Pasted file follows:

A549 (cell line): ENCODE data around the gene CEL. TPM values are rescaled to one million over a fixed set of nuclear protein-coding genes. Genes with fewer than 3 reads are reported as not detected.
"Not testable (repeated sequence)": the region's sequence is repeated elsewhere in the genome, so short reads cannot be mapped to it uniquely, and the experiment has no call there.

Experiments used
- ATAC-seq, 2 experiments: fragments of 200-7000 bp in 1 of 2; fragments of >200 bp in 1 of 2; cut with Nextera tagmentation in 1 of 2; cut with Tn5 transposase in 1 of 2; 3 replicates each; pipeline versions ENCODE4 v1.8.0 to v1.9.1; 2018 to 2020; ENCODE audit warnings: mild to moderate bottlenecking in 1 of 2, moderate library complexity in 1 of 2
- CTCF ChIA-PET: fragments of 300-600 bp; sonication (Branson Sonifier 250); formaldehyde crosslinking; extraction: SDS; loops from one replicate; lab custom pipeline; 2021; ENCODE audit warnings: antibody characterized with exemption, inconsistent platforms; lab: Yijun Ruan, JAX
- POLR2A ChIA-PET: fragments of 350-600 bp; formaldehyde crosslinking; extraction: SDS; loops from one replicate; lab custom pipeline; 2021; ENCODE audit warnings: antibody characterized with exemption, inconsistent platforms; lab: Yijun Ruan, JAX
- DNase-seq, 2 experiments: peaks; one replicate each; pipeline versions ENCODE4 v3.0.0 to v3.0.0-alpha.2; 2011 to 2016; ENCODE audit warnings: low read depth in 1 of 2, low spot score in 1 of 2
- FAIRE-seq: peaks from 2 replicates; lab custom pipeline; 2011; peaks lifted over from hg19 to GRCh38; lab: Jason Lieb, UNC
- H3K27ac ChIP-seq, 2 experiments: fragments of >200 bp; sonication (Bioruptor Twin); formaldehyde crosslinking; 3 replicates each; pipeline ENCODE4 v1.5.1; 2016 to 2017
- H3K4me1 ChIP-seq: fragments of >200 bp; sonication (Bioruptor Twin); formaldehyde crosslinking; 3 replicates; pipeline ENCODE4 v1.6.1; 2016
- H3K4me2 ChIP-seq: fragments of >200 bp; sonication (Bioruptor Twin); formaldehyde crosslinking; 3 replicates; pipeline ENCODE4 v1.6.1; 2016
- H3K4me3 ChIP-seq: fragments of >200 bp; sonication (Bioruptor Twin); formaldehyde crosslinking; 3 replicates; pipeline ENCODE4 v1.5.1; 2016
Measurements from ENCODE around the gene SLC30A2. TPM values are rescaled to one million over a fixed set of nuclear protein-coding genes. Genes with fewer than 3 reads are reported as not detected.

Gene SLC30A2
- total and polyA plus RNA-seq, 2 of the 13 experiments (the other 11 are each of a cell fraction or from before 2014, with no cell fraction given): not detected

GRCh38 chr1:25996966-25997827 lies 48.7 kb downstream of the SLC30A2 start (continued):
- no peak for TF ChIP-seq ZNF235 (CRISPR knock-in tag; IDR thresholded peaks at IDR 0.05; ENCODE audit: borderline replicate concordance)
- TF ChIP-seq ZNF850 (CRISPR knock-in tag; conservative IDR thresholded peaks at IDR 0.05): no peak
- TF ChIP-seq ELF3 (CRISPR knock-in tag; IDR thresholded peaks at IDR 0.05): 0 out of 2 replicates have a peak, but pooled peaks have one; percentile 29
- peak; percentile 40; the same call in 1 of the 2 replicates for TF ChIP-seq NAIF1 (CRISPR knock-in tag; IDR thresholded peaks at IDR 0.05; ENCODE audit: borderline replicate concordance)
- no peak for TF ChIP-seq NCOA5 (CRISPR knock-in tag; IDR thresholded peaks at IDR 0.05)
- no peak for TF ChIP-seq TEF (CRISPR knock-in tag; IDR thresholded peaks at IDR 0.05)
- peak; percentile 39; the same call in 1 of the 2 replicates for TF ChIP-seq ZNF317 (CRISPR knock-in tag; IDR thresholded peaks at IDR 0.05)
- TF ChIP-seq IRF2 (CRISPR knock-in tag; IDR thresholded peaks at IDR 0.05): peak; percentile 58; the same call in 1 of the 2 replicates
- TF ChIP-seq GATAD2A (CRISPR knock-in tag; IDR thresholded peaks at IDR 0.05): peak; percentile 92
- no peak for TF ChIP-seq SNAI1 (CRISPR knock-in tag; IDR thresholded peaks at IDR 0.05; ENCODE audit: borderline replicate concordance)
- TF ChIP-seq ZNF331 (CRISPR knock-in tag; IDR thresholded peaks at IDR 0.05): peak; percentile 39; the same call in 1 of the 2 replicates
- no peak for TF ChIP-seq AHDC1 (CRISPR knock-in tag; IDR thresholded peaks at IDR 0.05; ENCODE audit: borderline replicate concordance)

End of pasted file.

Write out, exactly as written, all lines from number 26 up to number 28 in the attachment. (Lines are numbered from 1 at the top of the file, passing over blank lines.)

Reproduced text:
- no peak for TF ChIP-seq SNAI1 (CRISPR knock-in tag; IDR thresholded peaks at IDR 0.05; ENCODE audit: borderline replicate concordance)
- TF ChIP-seq ZNF331 (CRISPR knock-in tag; IDR thresholded peaks at IDR 0.05): peak; percentile 39; the same call in 1 of the 2 replicates
- no peak for TF ChIP-seq AHDC1 (CRISPR knock-in tag; IDR thresholded peaks at IDR 0.05; ENCODE audit: borderline replicate concordance)